All models were mounted on underdrive cabinet stands that took up a minimum amount of room - just 17" or 18" deep front to back and around 54" long in standard bed-length form. A 0.75 h.p. 3-phase motor was standard, with the option of 1.5 h.p. when used industrially rather than educationally with, in the case of T.D.S.1/1-G.B and T.D.S.2/1 G.B. (and in conjunction with its single-lever-engaged backgear) eight spindle speeds of: 75, 110, 175, 250, 400, 570, 900 and 1300 rpm to 1400 r.p.m. On Mk. 2 models the speeds became: 60, 85, 135, 200, 410, 570, 930 and 1350 rpm. Surprisingly, for a lathe intended to teach the basics of turning, the bottom speed of 60 rpm was rather too fast for screwcutting and, if this had been reduced to below 40 r.p.m., it would have made the machine much more suitable for its intended customers. In conjunction with an 8 t.p.i. leadscrew, the screwcutting gearbox provided 48 threads from 4 to 224 t.p.i and 26 power feeds, the longitudinal rate varying from 0.0014" to 0.0118" and the cross from 0.0005" to 0.0046". On Mk. 2 machines these rates were changed to become: sliding feeds 0.0014" to 0.08" and surfacing 0.0005" to 0.3".
Robustly constructed, with the usual set-over facility for turning shallow tapers, all tailstocks used a robust No. 3 Morse taper (the competing Boxford was always limited to a No. 2) with around 3" of travel and, unusually for a lathe of this size, a spindle bored through 13/16" that passed clear through the casting and handwheel. The heavy-duty tailstock is undoubtably one of the most useful feature of these lathes.
With the carriage and tailstock reflecting the "round" lines common in the 1930s and 1940s - but headstock and screwcutting gearbox with a distinctly more modern angular look - the original style of the Viceroy was interesting However, by the 1960s, the range had a distinctly old-fashioned air about it and, to keep it looking fresh, Denford introduced a Mk. 2 version. Although some mechanical changes were made (and the speed ranges altered) it seems that the real extent of the re-design was to dust off the original blueprints, replace every curved line with a straight one and make new patterns. However, an easier-to-use improved oil-bath power-feed apron incorporating an adjustable automatic knock-off was introduced - though the widespread use of cost-cutting, plastic-coated metal handles, secured by cheap spring-dowel pins was not so praiseworthy. In later years various models of these newer machines became available, from plain-turning to more highly-developed and generously-specified 280 and "Synchro" models fitted with manual or electrically-operated variable-speed drive.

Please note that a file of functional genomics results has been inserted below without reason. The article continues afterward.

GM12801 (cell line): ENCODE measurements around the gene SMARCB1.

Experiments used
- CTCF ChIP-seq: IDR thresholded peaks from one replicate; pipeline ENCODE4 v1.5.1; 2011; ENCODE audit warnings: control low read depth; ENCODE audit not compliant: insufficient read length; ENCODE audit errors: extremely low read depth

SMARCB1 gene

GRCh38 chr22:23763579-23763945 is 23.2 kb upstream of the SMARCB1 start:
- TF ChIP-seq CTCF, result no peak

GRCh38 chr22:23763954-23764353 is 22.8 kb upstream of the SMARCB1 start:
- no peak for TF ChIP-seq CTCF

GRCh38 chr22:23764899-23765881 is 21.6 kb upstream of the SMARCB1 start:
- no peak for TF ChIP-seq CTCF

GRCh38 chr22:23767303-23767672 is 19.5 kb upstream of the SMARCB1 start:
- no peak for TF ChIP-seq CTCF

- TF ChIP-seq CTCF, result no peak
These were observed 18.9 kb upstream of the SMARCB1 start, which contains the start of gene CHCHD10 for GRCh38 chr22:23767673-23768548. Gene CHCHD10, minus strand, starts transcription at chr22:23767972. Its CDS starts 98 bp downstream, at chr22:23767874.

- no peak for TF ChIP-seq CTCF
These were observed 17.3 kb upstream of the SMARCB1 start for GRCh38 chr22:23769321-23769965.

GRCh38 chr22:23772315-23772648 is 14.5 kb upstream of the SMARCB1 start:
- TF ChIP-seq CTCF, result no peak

Viceroy machine tools were rarely advertised in other than the educational press and are still little known, even in their country of origin; consequently, the market under values them and, if you want a neat, strong, very compact lathe with a generous capacity at a bargain price - a Denford Viceroy may be the machine to look for ..